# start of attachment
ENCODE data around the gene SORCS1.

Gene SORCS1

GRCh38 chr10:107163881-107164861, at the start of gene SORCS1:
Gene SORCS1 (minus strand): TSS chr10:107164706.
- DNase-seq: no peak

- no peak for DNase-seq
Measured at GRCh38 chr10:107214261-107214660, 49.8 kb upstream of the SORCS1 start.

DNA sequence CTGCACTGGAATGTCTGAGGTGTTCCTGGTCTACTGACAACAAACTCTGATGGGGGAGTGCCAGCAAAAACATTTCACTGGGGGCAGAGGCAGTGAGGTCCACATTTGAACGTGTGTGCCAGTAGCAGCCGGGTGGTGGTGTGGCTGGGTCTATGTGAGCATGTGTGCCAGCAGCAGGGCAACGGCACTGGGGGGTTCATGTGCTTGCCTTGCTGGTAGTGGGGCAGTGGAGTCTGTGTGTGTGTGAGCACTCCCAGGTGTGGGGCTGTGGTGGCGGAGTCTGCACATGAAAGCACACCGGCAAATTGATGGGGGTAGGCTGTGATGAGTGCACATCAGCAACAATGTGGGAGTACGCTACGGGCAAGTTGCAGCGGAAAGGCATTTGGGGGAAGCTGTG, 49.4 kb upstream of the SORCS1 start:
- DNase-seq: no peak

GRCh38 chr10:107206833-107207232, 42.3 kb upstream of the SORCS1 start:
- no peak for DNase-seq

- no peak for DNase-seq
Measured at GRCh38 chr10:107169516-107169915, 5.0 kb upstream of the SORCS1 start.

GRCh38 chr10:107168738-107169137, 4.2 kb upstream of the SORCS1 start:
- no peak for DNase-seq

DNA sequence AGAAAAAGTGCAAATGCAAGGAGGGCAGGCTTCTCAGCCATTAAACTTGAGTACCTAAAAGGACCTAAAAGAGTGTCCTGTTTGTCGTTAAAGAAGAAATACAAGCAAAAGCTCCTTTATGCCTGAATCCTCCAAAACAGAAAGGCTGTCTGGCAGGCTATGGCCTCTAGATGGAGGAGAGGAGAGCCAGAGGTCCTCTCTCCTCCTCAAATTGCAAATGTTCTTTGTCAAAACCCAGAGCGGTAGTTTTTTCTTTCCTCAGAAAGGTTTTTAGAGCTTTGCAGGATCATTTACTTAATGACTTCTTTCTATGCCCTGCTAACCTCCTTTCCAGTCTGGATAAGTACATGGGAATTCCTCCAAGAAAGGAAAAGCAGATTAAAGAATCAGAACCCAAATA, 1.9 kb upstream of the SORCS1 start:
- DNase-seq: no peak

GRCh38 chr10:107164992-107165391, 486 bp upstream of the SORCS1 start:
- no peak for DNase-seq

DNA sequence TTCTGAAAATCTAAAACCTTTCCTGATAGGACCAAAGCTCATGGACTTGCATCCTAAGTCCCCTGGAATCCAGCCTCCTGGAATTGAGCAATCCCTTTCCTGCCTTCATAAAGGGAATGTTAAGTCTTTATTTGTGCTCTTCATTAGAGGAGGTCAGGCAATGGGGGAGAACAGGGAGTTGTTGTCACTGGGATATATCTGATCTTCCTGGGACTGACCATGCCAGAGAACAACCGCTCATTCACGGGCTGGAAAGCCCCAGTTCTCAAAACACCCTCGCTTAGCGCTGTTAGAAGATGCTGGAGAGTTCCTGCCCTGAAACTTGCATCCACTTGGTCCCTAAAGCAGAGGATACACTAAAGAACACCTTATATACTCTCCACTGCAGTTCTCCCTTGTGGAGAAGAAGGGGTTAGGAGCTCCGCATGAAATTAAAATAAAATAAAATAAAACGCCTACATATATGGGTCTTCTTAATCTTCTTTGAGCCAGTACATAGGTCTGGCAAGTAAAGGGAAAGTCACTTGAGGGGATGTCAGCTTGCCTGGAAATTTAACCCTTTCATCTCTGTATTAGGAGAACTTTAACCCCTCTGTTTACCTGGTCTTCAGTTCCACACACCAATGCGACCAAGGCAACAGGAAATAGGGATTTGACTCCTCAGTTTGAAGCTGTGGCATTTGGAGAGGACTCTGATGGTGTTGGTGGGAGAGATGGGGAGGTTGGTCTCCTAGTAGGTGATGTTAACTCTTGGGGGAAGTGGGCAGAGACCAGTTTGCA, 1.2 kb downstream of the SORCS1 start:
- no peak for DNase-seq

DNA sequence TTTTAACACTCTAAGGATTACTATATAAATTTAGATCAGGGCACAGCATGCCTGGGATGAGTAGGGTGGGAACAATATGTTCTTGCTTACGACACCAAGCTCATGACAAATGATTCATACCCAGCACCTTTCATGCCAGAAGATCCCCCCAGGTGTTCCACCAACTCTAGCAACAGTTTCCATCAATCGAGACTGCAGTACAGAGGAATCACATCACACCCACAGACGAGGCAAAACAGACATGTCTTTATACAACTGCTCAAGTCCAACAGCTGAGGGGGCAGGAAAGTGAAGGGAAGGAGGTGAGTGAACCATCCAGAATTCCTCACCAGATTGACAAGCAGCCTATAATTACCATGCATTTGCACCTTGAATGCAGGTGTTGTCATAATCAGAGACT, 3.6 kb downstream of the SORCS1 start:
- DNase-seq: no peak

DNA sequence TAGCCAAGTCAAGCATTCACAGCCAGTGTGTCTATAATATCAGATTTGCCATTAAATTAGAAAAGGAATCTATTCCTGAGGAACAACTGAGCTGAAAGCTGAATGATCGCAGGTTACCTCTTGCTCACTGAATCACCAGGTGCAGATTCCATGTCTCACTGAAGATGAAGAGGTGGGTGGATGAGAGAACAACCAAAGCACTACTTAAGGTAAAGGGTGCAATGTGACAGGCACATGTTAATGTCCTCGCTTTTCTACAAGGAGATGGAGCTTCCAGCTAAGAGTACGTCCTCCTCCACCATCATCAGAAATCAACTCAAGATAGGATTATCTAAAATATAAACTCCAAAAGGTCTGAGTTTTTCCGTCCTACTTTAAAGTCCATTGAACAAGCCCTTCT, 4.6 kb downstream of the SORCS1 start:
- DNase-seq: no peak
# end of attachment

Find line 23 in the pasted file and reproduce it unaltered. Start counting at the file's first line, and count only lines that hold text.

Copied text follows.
- DNase-seq: no peak